To assess the possible impact of the coronavirus on the economy, it is important not only to focus on the epidemiological profile of the virus but also on the ways that consumers, businesses, and governments may respond to it.
Covid-19 will most directly shape economic losses through supply chains, demand, and financial markets, affecting business investment, household consumption, and international trade. And it will do so both in traditional, textbook supply-and-demand ways and through the introduction of potentially large levels of uncertainty.
An epidemic that began in the depths of China’s Hubei province is spreading rapidly.
There are now significant outbreaks from South Korea to Italy and Iran, and the first deaths have been reported in America.
The virus has disrupted the global supply of goods, making it harder for Kenya firms to fill orders. It will also affect workers due to a lack of supplies, reducing labour supply and slow down the demand for Kenya products and services.
The covid-19 outbreak is affecting supply chains and disrupting manufacturing operations around the world are increasing daily. But the worst is yet to come, the peak of the impact of Covid-19 on global supply chains will occur in mid-March, forcing thousands of companies to throttle down or temporarily shut assembly and manufacturing plants in China and other markets.
The most vulnerable companies are those which rely heavily or solely on factories in China for parts and materials such as electrical. The activity of Chinese factories has fallen in the past month and is expected to remain depressed for months.
Disruptions to global supply chains are one of the clearest effects of the coronavirus. There have already been significant disruptions, with the list of manufacturers outside of China forced to decrease production in their plants growing longer every day.
China shocks have spread across global financial markets before, including the surprise yuan devaluation in 2015. The coronavirus is repeating the pattern, and on a larger scale, as equities plunge around the world and deliver knock-on blows to household wealth and business confidence. As the world grapples with the virus, the economic impact is mounting, with the possibility of another global financial crisis. China is the world’s second-largest economy and leading trading nation, so economic fallout from the virus also threatens global growth.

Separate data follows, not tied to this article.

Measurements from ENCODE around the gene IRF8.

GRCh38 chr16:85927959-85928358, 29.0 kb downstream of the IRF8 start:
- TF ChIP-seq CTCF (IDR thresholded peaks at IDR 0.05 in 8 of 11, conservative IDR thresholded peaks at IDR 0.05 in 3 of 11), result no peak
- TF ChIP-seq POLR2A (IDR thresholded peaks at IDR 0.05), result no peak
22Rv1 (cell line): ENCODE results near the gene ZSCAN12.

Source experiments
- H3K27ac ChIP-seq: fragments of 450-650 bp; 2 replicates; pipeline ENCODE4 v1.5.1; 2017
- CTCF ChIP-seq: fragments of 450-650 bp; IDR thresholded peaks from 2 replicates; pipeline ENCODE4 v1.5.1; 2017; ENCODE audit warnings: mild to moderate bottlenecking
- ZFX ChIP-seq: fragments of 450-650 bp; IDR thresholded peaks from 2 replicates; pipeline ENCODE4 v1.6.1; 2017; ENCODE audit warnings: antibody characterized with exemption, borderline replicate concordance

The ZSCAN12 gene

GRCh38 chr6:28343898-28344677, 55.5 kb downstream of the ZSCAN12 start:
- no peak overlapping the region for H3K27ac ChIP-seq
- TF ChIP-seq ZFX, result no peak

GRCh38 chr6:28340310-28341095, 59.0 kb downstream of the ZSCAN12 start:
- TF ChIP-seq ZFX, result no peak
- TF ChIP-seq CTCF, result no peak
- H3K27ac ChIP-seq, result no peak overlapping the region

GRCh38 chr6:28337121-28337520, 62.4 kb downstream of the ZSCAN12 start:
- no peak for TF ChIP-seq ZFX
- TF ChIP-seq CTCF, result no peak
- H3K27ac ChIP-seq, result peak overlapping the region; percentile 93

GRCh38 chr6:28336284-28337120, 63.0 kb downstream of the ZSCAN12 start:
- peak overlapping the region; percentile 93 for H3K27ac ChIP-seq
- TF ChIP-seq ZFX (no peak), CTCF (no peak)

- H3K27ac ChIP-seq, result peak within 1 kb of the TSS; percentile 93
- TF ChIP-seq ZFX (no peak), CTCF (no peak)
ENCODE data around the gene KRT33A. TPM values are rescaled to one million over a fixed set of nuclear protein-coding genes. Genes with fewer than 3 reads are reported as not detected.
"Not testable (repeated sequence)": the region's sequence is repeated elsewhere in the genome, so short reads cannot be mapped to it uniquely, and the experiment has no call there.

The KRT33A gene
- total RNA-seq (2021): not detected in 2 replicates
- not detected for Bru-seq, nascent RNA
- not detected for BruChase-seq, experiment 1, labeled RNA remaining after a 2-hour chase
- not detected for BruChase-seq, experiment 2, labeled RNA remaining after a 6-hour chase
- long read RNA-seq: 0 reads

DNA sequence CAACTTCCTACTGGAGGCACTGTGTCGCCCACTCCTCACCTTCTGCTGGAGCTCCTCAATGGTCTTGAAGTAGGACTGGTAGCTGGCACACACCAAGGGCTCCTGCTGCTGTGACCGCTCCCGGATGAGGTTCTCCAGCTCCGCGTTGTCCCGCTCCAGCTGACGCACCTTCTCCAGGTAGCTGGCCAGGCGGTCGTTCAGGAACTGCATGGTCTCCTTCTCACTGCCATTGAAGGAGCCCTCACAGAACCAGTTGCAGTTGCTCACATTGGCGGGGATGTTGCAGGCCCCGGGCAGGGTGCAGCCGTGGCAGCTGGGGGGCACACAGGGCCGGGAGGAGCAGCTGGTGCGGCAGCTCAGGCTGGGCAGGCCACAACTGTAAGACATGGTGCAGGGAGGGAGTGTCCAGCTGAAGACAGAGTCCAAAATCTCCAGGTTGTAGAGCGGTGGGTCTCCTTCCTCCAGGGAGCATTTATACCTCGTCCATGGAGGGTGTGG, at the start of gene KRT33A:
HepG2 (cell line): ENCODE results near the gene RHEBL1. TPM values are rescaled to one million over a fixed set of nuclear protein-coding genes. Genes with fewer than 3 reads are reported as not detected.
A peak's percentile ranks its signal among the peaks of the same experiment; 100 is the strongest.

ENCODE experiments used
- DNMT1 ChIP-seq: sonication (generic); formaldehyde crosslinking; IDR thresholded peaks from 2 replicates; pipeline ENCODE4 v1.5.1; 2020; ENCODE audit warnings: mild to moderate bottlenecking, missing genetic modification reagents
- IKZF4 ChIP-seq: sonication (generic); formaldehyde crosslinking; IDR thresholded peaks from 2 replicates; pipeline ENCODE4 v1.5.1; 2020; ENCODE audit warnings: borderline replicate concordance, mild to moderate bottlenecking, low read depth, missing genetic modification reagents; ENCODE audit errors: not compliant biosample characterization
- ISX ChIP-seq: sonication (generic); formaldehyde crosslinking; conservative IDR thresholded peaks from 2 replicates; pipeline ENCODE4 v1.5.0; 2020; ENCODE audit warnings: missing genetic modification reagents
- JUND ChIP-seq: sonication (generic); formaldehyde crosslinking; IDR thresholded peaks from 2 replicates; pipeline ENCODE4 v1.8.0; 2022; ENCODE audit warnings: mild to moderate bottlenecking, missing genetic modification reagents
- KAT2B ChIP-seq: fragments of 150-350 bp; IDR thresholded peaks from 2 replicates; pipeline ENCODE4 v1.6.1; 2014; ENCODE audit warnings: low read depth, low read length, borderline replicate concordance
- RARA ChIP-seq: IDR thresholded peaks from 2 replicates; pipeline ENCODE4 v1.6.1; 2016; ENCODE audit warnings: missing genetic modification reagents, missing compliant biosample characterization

Businesses operating in Kenya are dealing with lost revenue and disrupted supply chains due to China’s factory shutdowns.
Global growth is already slow, and financial markets already have very low-interest rates, which mean that central banks in almost every major country have little ammunition with which to mitigate any potential economic fallout. This puts greater pressure on governments to use the power of their purse to counter the economic fallout from the coronavirus.
The Kenya government can do a lot to counter the risks associated with the spread of the virus by engaging in fiscal policies that will provide relief to affected populations and mitigate disruptions to Kenyan firms.
Mounting pressure to reduce supply chain costs motivated companies to pursue strategies such as lean manufacturing, offshoring, and outsourcing. Such cost-cutting measures mean that when there is a supply-chain disruption, manufacturing will stop quickly because of a lack of parts. Furthermore, giving incentives for products from other markets.
China is the world’s biggest oil importer. With coronavirus hitting manufacturing and travel, we expect a drop in global oil demand, which is for the benefit to Kenya and other developing economies. Oil demand is now expected to fall by 435,000 barrels year-on-year in the first quarter of 2020, the first quarterly contraction in more than 10 years
Coronavirus is also taking a toll on the airline industry, with the International Air Transport Association predicting the outbreak could cost airlines $113 billion in revenue loss, Kenya Airways has cancelled its weekly flights to China this will have an impact on its ready weak financial position.
If we can quickly get the outbreak under control, and the world’s factory rumbles back to life in the second quarter, then the impact on the rest of the global economy could be contained, saving us from the global financial crisis.
Ndirangu Ngunjiri, Nairobi.